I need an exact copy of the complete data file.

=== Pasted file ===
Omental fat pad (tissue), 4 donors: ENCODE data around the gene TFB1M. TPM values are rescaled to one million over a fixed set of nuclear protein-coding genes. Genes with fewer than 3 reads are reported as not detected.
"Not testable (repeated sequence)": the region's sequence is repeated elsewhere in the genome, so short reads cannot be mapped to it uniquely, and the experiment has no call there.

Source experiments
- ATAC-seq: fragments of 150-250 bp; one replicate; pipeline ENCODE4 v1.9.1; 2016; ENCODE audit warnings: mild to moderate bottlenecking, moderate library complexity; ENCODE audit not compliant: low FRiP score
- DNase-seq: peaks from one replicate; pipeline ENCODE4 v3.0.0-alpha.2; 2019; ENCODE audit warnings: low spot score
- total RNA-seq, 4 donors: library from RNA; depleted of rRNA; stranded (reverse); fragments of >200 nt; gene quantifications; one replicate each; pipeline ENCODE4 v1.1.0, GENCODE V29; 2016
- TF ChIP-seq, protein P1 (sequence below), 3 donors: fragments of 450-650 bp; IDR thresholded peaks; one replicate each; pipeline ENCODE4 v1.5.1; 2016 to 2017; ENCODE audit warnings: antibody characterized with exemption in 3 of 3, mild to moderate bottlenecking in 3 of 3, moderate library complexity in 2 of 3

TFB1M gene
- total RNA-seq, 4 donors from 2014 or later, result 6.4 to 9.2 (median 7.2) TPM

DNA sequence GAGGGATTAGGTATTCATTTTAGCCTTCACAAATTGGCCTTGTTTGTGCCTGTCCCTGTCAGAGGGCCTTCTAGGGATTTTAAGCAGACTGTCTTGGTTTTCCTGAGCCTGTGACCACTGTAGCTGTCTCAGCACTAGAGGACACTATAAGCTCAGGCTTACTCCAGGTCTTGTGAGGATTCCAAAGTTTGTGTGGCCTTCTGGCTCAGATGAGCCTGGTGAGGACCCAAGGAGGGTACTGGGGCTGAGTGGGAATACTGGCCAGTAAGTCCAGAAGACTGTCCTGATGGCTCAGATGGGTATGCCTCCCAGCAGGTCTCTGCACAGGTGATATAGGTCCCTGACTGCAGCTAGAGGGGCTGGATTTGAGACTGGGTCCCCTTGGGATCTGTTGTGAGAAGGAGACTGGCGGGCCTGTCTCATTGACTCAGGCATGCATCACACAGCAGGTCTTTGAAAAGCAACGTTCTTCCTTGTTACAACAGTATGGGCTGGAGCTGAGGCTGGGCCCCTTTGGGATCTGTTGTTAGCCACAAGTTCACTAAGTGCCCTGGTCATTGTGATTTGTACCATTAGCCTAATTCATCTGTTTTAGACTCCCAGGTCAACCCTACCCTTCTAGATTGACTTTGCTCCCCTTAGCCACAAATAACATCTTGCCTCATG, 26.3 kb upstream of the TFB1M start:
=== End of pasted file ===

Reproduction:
Omental fat pad (tissue), 4 donors: ENCODE data around the gene TFB1M. TPM values are rescaled to one million over a fixed set of nuclear protein-coding genes. Genes with fewer than 3 reads are reported as not detected.
"Not testable (repeated sequence)": the region's sequence is repeated elsewhere in the genome, so short reads cannot be mapped to it uniquely, and the experiment has no call there.

Source experiments
- ATAC-seq: fragments of 150-250 bp; one replicate; pipeline ENCODE4 v1.9.1; 2016; ENCODE audit warnings: mild to moderate bottlenecking, moderate library complexity; ENCODE audit not compliant: low FRiP score
- DNase-seq: peaks from one replicate; pipeline ENCODE4 v3.0.0-alpha.2; 2019; ENCODE audit warnings: low spot score
- total RNA-seq, 4 donors: library from RNA; depleted of rRNA; stranded (reverse); fragments of >200 nt; gene quantifications; one replicate each; pipeline ENCODE4 v1.1.0, GENCODE V29; 2016
- TF ChIP-seq, protein P1 (sequence below), 3 donors: fragments of 450-650 bp; IDR thresholded peaks; one replicate each; pipeline ENCODE4 v1.5.1; 2016 to 2017; ENCODE audit warnings: antibody characterized with exemption in 3 of 3, mild to moderate bottlenecking in 3 of 3, moderate library complexity in 2 of 3

TFB1M gene
- total RNA-seq, 4 donors from 2014 or later, result 6.4 to 9.2 (median 7.2) TPM

DNA sequence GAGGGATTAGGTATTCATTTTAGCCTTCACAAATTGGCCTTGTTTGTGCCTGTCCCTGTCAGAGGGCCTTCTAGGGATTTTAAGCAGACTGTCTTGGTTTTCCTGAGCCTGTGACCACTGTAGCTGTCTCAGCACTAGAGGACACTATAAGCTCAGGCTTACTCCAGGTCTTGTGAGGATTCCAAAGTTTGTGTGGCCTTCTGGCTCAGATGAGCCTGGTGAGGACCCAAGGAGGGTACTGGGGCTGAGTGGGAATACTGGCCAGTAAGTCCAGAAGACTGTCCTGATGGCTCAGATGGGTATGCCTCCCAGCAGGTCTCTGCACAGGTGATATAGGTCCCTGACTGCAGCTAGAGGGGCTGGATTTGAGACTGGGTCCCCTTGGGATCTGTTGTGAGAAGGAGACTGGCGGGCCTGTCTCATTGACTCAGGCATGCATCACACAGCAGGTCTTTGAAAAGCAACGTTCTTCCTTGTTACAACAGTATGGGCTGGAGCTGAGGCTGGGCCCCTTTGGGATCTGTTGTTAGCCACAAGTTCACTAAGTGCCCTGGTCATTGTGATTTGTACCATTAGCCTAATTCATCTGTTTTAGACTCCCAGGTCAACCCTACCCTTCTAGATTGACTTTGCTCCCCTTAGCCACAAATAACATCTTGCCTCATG, 26.3 kb upstream of the TFB1M start: